Of the 37 disabled residents classed as ‘vulnerable’ who were living in Grenfell Tower in 2017, 15 died in the fire that broke out on the night of 14 June. That is a shocking statistic and one that caused the Grenfell Inquiry to recommend that Personal Emergency Evacuation Plans or PEEPs, should be put in place for anyone with a physical or mental disability living in a high-rise block and who would be unable to escape the building without help should a fire break out.
But when this idea was put to industry experts advising the Government on new building safety plans, it was rejected as being impractical and was placed firmly on the “too difficult pile”. It’s not hard to see why. In multi-occupied residential buildings, the ‘Responsible Person’ – that’s usually the building owner or block manager - is unlikely to have full control either of the whole block or of who enters and exits. They are only responsible for the common parts and not for what goes on in individual residents’ flats. And unless the block has a concierge or an on-site management team there are unlikely to be people around on a regular basis available to help a disabled resident evacuate the building. So coming up with a ‘buddy system’ or another way to ensure help is at hand for elderly or vulnerable residents is difficult.
Last week the Home Office republished guidance on fire safety in blocks of flats with no mention of PEEPs. Instead, a caveat was simply added to a section on evacuation plans for disabled residents. Not good enough, said the families involved in the Grenfell Inquiry - and they threatened legal action. As a result, the Government has now done an about-face and has published a consultation “seeking views on new proposals to implement the Grenfell Tower Inquiry Phase 1 recommendation on Personal Emergency Evacuation Plans”. Under pressure, the Government has recognised that more must be done to help those residents who can’t evacuate high-rise residential buildings by themselves. There is no doubt that this will be harder than it looks, but let’s keep this in perspective.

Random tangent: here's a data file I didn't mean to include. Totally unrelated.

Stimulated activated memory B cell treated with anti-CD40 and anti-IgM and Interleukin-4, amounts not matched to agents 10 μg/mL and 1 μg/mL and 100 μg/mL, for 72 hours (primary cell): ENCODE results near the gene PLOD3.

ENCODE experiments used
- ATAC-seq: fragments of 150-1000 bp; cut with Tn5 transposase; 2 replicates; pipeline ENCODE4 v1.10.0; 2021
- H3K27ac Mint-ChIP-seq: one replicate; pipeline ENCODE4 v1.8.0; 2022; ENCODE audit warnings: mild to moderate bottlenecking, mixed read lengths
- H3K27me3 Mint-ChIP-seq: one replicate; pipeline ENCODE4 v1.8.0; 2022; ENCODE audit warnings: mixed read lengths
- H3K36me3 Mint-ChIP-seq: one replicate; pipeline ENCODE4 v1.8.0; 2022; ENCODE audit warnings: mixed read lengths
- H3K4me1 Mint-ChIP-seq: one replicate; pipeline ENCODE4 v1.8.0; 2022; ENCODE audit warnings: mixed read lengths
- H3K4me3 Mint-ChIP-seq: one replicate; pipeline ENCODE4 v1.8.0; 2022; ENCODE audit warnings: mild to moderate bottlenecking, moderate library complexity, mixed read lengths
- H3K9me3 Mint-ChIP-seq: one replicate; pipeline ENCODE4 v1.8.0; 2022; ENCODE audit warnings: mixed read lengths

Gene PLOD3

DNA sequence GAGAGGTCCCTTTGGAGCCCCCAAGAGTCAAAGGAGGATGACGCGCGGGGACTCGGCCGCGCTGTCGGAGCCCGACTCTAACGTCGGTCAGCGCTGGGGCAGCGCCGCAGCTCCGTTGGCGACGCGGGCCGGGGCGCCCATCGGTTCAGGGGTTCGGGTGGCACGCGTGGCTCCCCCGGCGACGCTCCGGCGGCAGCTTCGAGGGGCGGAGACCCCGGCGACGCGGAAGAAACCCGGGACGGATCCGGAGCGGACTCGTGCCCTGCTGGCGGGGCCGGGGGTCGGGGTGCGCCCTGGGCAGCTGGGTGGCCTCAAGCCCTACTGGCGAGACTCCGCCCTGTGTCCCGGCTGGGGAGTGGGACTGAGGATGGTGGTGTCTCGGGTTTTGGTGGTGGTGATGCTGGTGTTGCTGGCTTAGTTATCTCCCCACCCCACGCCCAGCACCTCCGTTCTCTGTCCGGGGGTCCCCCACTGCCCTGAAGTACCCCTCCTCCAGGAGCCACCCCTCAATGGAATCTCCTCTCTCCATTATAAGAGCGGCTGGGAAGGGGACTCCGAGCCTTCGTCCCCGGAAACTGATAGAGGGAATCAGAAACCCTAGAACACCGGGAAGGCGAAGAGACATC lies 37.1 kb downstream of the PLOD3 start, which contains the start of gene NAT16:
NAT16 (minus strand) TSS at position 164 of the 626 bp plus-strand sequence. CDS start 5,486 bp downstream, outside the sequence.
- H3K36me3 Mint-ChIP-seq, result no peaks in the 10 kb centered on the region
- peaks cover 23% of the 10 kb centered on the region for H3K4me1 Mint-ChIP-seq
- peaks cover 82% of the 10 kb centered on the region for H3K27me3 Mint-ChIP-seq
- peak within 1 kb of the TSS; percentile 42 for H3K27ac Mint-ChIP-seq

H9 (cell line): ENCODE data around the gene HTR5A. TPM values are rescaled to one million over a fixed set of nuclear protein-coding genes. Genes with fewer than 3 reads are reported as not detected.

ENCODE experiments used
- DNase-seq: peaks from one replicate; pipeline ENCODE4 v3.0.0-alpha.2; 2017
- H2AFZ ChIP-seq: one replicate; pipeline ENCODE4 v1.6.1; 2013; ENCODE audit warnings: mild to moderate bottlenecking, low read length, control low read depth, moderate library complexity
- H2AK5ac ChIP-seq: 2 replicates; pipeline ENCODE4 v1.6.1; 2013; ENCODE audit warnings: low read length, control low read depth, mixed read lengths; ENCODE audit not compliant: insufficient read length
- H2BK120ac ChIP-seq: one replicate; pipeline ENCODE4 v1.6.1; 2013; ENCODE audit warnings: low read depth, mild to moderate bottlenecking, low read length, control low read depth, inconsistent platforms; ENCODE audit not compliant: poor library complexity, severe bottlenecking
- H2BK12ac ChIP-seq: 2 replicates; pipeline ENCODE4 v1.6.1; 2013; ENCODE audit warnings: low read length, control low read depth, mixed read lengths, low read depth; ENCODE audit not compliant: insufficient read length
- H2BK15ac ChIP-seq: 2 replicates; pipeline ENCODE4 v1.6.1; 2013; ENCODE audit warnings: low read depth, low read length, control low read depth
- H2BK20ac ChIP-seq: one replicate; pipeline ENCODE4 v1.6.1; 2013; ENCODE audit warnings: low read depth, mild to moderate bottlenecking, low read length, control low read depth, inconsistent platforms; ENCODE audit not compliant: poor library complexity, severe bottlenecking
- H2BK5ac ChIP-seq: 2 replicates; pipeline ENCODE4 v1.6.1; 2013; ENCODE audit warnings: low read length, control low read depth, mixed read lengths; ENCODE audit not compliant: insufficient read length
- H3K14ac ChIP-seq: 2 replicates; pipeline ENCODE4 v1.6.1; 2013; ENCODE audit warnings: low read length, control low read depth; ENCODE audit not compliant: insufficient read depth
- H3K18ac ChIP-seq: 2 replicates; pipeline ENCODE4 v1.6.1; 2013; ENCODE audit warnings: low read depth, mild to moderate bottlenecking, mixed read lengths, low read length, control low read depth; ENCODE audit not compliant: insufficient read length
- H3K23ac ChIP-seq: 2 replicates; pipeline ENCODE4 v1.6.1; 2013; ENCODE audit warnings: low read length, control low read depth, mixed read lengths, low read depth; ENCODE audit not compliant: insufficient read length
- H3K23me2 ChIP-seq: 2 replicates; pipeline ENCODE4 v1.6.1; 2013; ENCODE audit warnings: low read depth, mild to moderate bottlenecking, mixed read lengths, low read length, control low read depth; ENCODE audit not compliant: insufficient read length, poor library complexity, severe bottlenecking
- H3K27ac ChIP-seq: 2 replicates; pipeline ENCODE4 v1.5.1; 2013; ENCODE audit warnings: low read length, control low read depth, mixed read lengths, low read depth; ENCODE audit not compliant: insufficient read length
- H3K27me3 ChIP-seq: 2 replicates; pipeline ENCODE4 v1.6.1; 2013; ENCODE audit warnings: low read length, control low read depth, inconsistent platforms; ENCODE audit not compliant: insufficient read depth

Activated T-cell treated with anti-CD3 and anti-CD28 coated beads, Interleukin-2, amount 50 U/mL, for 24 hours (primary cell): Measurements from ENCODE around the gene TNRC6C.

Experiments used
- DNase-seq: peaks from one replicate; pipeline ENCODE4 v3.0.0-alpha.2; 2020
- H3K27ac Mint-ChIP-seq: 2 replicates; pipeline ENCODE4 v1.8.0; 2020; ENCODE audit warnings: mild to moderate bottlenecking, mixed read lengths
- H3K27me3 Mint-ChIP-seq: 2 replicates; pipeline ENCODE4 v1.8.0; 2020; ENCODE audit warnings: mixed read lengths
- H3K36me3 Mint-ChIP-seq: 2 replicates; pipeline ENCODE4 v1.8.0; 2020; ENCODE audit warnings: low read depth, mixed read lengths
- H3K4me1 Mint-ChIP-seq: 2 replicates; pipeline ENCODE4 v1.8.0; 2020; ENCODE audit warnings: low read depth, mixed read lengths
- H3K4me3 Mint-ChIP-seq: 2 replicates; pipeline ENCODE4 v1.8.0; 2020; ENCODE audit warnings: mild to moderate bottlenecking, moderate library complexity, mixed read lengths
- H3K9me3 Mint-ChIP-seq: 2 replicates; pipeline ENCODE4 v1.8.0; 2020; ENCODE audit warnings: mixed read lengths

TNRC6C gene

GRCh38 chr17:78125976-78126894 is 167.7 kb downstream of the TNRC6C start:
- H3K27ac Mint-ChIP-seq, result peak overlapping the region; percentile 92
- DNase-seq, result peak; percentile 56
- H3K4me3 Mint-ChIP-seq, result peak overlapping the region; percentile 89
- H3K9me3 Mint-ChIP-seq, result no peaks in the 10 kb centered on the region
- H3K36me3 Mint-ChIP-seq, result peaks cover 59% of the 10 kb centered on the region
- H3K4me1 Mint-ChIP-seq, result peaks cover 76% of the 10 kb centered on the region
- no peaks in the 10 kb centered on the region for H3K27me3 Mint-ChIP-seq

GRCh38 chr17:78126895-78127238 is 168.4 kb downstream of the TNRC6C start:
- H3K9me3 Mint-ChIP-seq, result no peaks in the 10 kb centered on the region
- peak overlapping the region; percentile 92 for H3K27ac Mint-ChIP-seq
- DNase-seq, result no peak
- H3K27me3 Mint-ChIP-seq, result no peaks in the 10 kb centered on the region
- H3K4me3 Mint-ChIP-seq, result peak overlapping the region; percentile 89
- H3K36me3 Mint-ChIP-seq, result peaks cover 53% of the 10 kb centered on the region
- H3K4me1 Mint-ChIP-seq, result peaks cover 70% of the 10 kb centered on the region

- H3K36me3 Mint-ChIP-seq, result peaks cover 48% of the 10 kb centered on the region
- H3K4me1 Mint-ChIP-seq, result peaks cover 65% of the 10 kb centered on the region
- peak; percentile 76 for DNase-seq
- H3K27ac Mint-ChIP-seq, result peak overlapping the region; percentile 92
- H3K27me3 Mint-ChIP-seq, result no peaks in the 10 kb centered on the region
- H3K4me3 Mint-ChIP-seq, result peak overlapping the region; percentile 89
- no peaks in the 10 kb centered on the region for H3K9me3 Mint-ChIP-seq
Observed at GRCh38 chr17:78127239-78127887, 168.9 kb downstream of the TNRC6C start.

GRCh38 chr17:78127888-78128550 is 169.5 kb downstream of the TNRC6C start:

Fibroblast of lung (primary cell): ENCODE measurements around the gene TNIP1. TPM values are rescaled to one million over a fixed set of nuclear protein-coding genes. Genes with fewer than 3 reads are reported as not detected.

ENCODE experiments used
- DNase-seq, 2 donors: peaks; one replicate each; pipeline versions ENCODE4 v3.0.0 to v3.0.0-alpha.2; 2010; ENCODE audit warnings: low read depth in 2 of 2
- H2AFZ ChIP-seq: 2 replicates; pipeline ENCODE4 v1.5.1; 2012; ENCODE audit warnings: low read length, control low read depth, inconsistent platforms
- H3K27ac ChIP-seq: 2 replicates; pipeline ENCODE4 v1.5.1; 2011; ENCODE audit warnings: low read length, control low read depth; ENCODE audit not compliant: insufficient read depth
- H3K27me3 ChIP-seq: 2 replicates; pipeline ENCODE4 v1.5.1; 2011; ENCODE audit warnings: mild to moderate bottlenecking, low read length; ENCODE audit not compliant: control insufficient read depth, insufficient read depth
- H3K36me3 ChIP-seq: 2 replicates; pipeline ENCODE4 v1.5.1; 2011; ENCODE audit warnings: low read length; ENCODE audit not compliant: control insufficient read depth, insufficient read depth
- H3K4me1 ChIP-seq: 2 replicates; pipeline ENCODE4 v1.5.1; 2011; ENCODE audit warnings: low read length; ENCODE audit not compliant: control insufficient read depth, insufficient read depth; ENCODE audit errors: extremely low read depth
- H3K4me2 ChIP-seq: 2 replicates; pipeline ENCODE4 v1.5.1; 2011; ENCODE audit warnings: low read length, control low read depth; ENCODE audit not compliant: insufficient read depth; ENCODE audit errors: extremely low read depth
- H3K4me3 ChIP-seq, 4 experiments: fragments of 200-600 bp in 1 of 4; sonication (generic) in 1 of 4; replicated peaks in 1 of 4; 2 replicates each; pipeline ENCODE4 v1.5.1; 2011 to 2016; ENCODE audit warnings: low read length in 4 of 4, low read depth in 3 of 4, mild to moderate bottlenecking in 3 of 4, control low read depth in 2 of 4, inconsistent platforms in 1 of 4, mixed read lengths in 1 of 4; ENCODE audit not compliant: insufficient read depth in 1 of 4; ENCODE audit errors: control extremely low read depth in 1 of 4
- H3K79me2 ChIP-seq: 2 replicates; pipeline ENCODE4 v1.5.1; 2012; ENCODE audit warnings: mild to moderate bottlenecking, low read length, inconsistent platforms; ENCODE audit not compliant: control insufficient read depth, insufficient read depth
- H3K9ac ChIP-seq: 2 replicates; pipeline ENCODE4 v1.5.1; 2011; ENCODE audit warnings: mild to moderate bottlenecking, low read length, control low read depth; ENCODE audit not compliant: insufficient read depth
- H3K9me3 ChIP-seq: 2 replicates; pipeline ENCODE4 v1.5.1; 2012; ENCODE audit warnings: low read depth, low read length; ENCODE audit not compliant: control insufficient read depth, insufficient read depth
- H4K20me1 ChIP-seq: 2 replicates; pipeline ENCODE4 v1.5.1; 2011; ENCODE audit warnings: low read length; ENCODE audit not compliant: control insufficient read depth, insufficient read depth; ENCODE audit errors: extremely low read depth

In 2019/20, the Government’s own figures show that there were 1,884 evacuations from buildings on fire. Just under 30% were from purpose-built blocks of flats–and only 2% from high-rise buildings. There are many people with disabilities living in flats around the country, but not all of them have serious mobility problems that would prevent them from evacuating a burning building. So in reality, the number of vulnerable people who will require help in any one block, or even one development, is very small. A further point to consider is that while someone with mobility problems who own their flat may opt to live on or close to the ground floor for sheer convenience, tenants in social housing with similar disabilities may not have the choice of where they live, as housing for social rent is in such short supply. Where this is the case, surely local authorities have a duty of care to ensure their tenants are safe in their own homes.
So yes, the practicalities of PEEPs present us with a whole range of problems to unravel, but let’s wait for the results of the consultation before jumping to the conclusion that they will be too irksome and onerous for property owners and managing agents to put into place. Anyone affected by the need for PEEPs is invited to respond to the consultation, which runs until 11:45pm on 19 July 2021. The government also wants to hear from building owners, landlords and property managers potentially affected by any change to their responsibilities.
We will report on the findings in a future blog.
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